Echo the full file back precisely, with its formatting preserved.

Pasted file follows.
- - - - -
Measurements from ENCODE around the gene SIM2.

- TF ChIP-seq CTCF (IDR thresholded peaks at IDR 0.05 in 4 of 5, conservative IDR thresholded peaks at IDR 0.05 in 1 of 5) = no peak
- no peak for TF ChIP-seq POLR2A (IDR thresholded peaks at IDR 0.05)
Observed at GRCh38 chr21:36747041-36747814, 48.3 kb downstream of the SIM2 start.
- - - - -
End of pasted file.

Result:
Measurements from ENCODE around the gene SIM2.

- TF ChIP-seq CTCF (IDR thresholded peaks at IDR 0.05 in 4 of 5, conservative IDR thresholded peaks at IDR 0.05 in 1 of 5) = no peak
- no peak for TF ChIP-seq POLR2A (IDR thresholded peaks at IDR 0.05)
Observed at GRCh38 chr21:36747041-36747814, 48.3 kb downstream of the SIM2 start.